When construction is complete, the new all-electric facility in Lakewood aims to be net-zero, releasing no new emissions into the atmosphere.
But the new Food and Drug Administration lab has a secondary mission: To prove that cost-effective and energy efficient buildings can house serious scientific activities without risk of losing crucial research. Like hospitals, labs run 24/7, 365 days a year.
“You can’t shut the power off and shut the experiments down or the testing that they’re doing,” said Daniel Nikolich, project manager for the new FDA lab at the Denver Federal Center. “But you can be more efficient in the way that you use the energy.”
Funded through $79 million from a federal climate change and health care law, the new lab is part of the U.S. General Services Administration’s first batch of projects that looks to boost clean energy innovation by using energy-saving technologies and materials that minimize carbon emissions in construction and renovation projects at federal facilities. The administration owns more than 411,000 buildings across the country, including research and judicial complexes in Boulder and Denver.
The GSA estimates that its first round of clean energy projects, totaling more than $300 million from the Inflation Reduction Act, will help reduce greenhouse gas emissions by about 12,000 metric tons, which is equivalent to the emissions created by more than 25,000 cars in one year and reduce energy costs by $35 million over the next 20 years.
The project works toward President Joe Biden’s goal of reaching net-zero emissions from federal buildings by 2045.
“It’s great to see the federal government leading by example,” said Nissa Erickson, an associate at Boulder-based Southwest Energy Efficiency Project. “Using IRA funds to help pay for the state-of-the-art HVAC systems in this new lab makes a lot of sense. It’s important to demonstrate all-electric, net-zero energy buildings of many different types, commercial and residential. Moving to highly efficient, all-electric buildings will be essential to protect our climate – and it can save us money too.”
The new 70,000-square-foot Food and Drug Administration lab, which is set to open in 2026, will be decked with solar panels and other ways to offset power generated by coal or natural gas and reduce carbon dioxide emissions.
The three-story building will replace a building that was built as a munitions factory during World War II. The FDA moved into the nearly windowless two-story building at the Denver Federal Center in 1987, after it was modified into a lab.
The new lab will be built with glass on the south and west sides of the building to bring in sunlight, Nikolich said. The north and east sides will have less glass to help provide for better thermal insulation, he said.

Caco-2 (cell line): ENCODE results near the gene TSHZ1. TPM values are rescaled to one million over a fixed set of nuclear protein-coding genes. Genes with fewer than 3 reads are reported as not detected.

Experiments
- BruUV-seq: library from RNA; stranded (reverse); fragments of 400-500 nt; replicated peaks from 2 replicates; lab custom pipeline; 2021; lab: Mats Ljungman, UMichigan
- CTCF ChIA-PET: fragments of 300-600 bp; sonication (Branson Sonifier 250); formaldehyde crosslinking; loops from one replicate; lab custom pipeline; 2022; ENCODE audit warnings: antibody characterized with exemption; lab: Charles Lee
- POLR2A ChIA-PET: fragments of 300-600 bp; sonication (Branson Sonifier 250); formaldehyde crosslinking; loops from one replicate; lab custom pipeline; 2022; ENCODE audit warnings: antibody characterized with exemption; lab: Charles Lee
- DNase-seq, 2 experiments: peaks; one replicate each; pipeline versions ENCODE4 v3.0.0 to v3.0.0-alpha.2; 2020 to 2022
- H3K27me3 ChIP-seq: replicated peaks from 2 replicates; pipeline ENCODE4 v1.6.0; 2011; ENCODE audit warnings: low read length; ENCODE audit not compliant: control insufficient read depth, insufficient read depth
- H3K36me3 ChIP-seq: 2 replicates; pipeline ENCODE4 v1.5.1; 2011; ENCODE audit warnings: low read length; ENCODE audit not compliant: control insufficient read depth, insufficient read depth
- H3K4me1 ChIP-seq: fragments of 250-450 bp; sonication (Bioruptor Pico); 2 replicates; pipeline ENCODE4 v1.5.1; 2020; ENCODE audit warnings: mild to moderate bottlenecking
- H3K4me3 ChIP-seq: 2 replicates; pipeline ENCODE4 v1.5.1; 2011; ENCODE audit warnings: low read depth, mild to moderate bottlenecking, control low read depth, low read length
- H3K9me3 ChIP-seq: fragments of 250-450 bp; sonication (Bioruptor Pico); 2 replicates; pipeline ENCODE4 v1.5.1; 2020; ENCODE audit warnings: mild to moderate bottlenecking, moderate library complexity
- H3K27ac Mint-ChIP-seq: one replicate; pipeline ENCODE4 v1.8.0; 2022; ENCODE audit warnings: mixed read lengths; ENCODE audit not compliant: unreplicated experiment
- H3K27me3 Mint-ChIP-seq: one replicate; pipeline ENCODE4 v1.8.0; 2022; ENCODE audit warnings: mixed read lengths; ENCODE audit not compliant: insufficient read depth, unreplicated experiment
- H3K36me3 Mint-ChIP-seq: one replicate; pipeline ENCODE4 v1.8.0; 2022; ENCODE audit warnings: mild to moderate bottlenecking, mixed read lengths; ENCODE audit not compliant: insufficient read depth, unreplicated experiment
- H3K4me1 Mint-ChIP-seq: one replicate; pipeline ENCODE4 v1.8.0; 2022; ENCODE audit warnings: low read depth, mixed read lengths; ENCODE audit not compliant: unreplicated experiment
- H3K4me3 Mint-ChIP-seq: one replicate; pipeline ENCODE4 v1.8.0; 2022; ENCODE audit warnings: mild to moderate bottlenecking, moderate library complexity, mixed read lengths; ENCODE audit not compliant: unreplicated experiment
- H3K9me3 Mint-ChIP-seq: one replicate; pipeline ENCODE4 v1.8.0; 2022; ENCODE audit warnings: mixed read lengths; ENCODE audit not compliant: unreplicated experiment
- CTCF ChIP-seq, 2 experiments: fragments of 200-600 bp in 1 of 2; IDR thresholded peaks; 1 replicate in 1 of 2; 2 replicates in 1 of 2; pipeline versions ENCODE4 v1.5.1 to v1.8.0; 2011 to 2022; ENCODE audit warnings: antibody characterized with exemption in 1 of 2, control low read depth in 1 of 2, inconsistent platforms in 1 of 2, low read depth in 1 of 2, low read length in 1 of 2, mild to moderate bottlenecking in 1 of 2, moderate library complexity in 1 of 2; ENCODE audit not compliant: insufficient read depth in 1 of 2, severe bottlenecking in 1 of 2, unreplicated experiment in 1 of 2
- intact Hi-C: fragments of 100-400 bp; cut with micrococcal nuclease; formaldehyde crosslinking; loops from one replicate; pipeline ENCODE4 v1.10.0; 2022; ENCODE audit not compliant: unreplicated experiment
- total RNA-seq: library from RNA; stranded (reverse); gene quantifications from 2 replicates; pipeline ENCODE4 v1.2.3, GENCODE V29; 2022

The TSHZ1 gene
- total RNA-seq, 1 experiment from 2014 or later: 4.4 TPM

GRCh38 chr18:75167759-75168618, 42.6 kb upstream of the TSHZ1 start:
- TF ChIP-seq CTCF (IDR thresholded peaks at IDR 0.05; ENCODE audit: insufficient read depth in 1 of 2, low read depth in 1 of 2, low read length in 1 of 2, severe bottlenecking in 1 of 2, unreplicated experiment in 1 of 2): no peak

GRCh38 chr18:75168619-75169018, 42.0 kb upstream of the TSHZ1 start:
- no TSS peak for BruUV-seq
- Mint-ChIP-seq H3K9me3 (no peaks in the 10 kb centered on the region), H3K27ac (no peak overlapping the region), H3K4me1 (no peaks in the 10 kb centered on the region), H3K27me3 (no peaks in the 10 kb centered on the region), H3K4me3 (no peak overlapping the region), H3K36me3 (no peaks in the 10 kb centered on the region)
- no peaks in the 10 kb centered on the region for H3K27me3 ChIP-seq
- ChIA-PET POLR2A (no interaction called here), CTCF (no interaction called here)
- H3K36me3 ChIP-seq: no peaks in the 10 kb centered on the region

To offset the energy used in heating and cooling the building, the lab will recapture energy as it leaves the building and put it back, using runaround loops, ground-source heat pumps and other technologies.
The building design and construction, a combination of steel and concrete, will help the lab use half the amount of energy a typical lab uses, Nikolich said. For perspective, a typical lab uses about 10 times as much energy as an office building of a similar size.
The FDA lab in Denver performs tests on a wide range of food for humans and animals, cosmetics and dietary-supplements and specializes in testing for food allergies and DNA fish barcoding, among other analyses.
The lab will still rely on a generator in the case of a power outage, but due to “fairly stable” power in Denver, Nikolich said he doesn’t expect it to be used often.
“We’re proud of the fact that it is going to be our first net-zero lab in the country,” said G.W. Emge, director of design and construction for GSA’s Rocky Mountain region.
The energy efficiency will save the FDA money that would otherwise be spent to heat, cool and light the building.
“Every dollar they have to spend on energy is a dollar they can’t spend on their research,” he said. “So it’s kind of a win-win in that respect.”
Construction on the lab is set to start within the next year. It will be built on what is now a parking lot, south of the existing building.
The project also falls in line with a lofty goal proposed by some Colorado lawmakers to remove all carbon emissions by 2050. Senate Bill 16, which would also set tough interim goals for greenhouse gas reduction and try again for a 30% tax credit for clean electric lawn and garden equipment, is on the table in the legislature this year.
Nonprofit clean energy analysis group RMI hopes the push to build an all-electric, net-zero lab serves as a model for other facilities to adopt.
“Facilities like the Denver Federal Center can be difficult to electrify and decarbonize due to their high process and ventilation loads,” said Lucas Toffoli, on the group’s Carbon-Free Building program. “So, we hope the integrated efficiency, energy recovery, and renewable energy strategies they’re using will provide a helpful model for high-performance lab build-outs across the U.S.”